During the Second World War, when Reggie and Ronnie Kray were children, their mother took them away from the bombing in London to Hampshire. Later Ronnie and his brother Reggie bought Hamble Manor Lodge, a small house in Hamble village, next door to the Manor House.

The brothers were regularly seen drinking in the Bugle Pub.

The twins were rumoured to have had dealings with the Southampton underworld and there are stories of a motor launch that was owned by them being abandoned in Southampton Docks when they were arrested in 1968.

“Mad Axeman” Frank Mitchell was said to have been wrapped in wire, weighted down, and dropped in the Solent after he was murdered by the Kray’s associates.

Some say their brother Charlie owned the Old Mill, Holbury and restaurants in Bedford Place.

However, there are family links locally with the Krays and the Royal Victoria Military Hospital at Netley.

The Hospital was a personal project of Queen Victoria, and when built was the largest hospital in the world.

Most of the buildings were demolished in 1966 and only the recently renovated Chapel remains today.

Paul McNeil’s research into the history of the hospital in Netley reveals several connections to the Kray twins.

The first Kray in Netley Hospital was John Kray; the Kray twins’ great grandfather’s brother who joined the army aged 18 in 1870.

His military career was a fractious one, with constant bouts of indiscipline and sickness.

He was admitted to Netley on April 30, 1877 for a mystery illness but doctors decided there was nothing wrong with him.

He deserted in 1879 and then voluntarily re-joined the army six months later. He was sent to the Far East where he spent the next 14 years.

Having failed to be recorded sick at Netley, John Kray managed six years worth of illness in India.

In 1884 John’s regiment was sent to the Sudan to fight the Mahdists who killed General Gordon in 1885.

There are four reminders of General Gordon in Southampton: his family home at 5, Rockstone Place; a memorial in Queen’s Park; Gordon Avenue in Portswood and the family tomb in the old cemetery on the Common.

James (Jimmy) Kray, the twins’ grandfather, had the chance of a reasonable start in life when he gained an electrical apprenticeship at a cable maker’s factory.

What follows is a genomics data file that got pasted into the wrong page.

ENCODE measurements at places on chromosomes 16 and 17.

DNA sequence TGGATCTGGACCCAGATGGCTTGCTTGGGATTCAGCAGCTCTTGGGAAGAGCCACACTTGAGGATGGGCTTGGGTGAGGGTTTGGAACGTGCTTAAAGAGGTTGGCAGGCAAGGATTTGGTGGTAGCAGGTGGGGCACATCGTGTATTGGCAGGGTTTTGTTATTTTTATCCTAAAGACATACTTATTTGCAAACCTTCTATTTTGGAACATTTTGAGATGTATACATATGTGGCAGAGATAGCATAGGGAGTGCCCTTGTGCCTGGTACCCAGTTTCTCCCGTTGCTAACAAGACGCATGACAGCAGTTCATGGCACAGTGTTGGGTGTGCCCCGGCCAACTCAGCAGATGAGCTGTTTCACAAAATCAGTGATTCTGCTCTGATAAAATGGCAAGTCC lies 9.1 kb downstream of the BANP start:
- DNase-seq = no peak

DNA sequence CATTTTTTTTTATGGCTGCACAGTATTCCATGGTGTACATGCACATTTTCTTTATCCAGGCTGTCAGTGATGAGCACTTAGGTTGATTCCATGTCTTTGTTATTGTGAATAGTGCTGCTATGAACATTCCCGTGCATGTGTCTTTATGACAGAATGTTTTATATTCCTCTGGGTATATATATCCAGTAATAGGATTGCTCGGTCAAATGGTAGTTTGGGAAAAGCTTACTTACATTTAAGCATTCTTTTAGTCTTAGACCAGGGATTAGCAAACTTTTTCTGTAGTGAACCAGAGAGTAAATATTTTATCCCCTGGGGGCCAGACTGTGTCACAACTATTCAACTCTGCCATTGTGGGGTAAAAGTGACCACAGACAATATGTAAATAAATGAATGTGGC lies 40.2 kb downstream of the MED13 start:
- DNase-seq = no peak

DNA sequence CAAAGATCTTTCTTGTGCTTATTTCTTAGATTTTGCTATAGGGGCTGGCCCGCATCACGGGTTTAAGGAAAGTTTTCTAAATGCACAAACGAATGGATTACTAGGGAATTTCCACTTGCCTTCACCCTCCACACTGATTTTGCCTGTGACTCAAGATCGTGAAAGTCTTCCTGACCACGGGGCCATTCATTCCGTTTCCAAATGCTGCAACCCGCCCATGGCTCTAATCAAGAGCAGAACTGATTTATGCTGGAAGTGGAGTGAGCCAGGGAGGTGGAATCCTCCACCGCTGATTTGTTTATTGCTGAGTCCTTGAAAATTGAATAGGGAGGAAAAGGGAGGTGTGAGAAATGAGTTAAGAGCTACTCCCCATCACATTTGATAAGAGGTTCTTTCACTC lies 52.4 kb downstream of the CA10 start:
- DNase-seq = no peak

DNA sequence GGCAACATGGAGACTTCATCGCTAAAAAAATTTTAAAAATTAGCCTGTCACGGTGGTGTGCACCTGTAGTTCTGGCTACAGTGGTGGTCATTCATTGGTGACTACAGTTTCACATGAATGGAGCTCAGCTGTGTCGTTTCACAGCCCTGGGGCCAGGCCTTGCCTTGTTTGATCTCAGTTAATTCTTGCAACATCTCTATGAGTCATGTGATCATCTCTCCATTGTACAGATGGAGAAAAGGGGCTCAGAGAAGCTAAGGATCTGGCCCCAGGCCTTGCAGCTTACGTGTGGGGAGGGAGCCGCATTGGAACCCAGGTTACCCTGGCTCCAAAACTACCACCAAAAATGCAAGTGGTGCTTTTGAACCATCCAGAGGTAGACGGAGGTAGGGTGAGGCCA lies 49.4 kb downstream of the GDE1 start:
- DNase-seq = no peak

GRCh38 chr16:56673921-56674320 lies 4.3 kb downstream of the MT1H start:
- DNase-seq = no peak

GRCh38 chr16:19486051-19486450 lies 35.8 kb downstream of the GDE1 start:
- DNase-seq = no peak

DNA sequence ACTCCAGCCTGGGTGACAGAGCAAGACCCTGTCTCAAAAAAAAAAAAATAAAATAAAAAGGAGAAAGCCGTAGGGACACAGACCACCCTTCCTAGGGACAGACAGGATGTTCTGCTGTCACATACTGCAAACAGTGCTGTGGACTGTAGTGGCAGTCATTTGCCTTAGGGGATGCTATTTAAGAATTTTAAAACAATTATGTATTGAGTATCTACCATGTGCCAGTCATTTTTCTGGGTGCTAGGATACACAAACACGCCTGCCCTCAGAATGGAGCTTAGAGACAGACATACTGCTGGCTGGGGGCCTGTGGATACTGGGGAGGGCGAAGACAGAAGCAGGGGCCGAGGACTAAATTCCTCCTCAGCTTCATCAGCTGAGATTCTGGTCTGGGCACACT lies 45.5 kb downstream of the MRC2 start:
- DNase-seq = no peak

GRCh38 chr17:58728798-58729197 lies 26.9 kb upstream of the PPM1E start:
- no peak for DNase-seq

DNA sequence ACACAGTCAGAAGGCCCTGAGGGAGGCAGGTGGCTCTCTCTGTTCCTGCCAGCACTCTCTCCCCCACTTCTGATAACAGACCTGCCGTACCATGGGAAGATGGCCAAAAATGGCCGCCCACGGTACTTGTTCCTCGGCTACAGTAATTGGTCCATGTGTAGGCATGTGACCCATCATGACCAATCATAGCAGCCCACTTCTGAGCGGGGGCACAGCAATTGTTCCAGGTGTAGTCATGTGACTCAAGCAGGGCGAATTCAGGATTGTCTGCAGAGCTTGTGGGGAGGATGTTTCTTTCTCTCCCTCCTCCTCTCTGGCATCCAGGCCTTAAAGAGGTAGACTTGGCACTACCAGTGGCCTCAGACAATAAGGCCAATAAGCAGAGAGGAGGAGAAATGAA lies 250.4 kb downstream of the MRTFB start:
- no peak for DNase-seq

However, in his teens Jimmy fell in love with docker’s daughter Louisa Eliza Turner and, lying about his age, married her on May 5, 1901.

At the age of 16 he made her pregnant. He lost his job at the cable maker’s and worked the street markets of the East End where he sold flowers.

His family was growing with six more children including in 1907 Charles David Kray, the twins’ father, all living in one room.

Jimmy Kray joined the King’s Royal Rifle Company (KRRC) on September 14, 1914 but was wounded, shipped back and honourably discharged after treatment in Netley in 1916.

He was awarded the Silver War Badge to wear, a necessary precaution to show the civilians back at home that he had done his duty.

In the East End men who were thought to be shirking their duty at the Front risked receiving a beating.

The last Kray at Netley Hospital was Clement Henry Kray, a second cousin of the Kray twins.

Clement Kray had been doing well for himself before the First World War as a commercial traveller.

He joined the Honourable Artillery Company and took part in the Battle of Ypres and his unit was dug in around Kemmel, the highest point on the battlefield, which meant they were a prime target for a German attack.

On December 15, 1914, Clement was wounded and shipped back to England and put on a hospital train at Southampton Docks from where he was taken to Netley Hospital. Clement spent Christmas and New Year in Netley, but sadly died of his wounds on January 22, 1915.

Clement’s body was transported back to London by train for burial in New Southgate Cemetery.